The opioid epidemic still presents a large problem for lawmakers and health care providers as opioid use continues to hurt communities and destroy lives. It is estimated that 116 people die every day from overdoses linked to opioid usage, according to an article by the U.S. Department of Health and Human Services. This issue affects millions of people as around 2.1 million people suffer from an opioid use disorder.
The continued use of opioids and their addictive nature has even caused many people to turn to heroin just to feed their addiction. The government is concerned about the epidemic because of the impact on life and the economy, as the opioid epidemic has had an economic cost of around $504 billion. Clearly, action must be taken in order to curb the abuse that is occurring.
Opioids are distributed by pharmaceutical companies as a form of treatment for short-term (usually post-surgical) pain relief. As corporations that design and distribute products, these pharmaceutical companies have insurance policies to protect themselves. Many policies have built into them a duty to defend and indemnify section; the duty to defend describes an insurer’s obligation to provide an insured with defense counsel.
A duty to defend policy and an indemnification policy were tested recently in California and the court decided that there was no duty to defend nor indemnify, as described within the policy, “because the injuries alleged were not the result of an accident within the meaning of the insurance policies and the claims alleged fell within a policy exclusion for the insured’s products and for warranties and representations made about those products,” as cited in The Traveler’s Property Casualty Company of America v. Actavis, Inc., 16 Cal.App.5th 1026 (2017 ).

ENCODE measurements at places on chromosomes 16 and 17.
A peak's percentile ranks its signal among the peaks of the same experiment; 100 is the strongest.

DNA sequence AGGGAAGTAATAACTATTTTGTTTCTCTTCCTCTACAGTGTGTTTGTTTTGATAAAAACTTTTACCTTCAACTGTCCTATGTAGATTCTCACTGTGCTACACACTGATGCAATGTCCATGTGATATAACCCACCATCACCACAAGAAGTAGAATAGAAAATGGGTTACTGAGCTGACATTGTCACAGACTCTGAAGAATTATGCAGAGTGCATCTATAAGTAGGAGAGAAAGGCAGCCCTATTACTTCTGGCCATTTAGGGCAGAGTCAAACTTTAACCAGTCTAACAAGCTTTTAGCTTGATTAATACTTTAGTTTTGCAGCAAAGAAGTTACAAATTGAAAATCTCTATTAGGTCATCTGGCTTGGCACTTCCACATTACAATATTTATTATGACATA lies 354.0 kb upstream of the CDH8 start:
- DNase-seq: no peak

The County of Santa Clara and the County of Orange in California, as well as the City of Chicago in Illinois, filed actions against pharmaceutical manufacturer Watson (now part of Actavis). The suits allege that Watson used deceptive marketing tactics to flood the pharmaceutical market with opioid products that they allegedly knew were not fit for long-term treatment. This, in turn, caused these counties and cities to expend public tax dollars battling this opioid epidemic.
Watson had insurance policies through Travelers Property Casualty Company of America (Travelers) and St. Paul Fire and Marine Insurance Company (St. Paul). Because of the suits, Watson asserted that Travelers and St. Paul owed a duty to defend Watson and that they also would have to indemnify Watson for payouts as per the insurance policies.
The main issue in this case is whether Travelers and St. Paul owe Watson a duty to defend the lawsuits pursuant to their commercial general liability insurance policies? A related issue the court is trying to grasp here is whether liability can attach for unintended consequences of intentional acts; Watson did not produce defective products, but marketed them for uses that they allegedly knew were unfit.
Like the trial court, the appellate court also found that Travelers and St. Paul owed no duty to defend Watson under the general liability insurance policies. The court reasoned that the policies covered damages for bodily injuries caused by accidents. The term accident excludes the deliberate acts Watson took when marketing and distributing opioids unless the injury was caused by some additional, unexpected, independent and unforeseen event.
The court then explained that the addictive nature of opioids and resurgence in heroin use were not unforeseen events as Watson’s actions in marketing opioids for long-term use were very deliberate. Finally, the court states that in addition to the previous reasoning, Watson’s products gave rise to the injuries, thus the injuries fall within the products exclusion clauses in the insurance policies.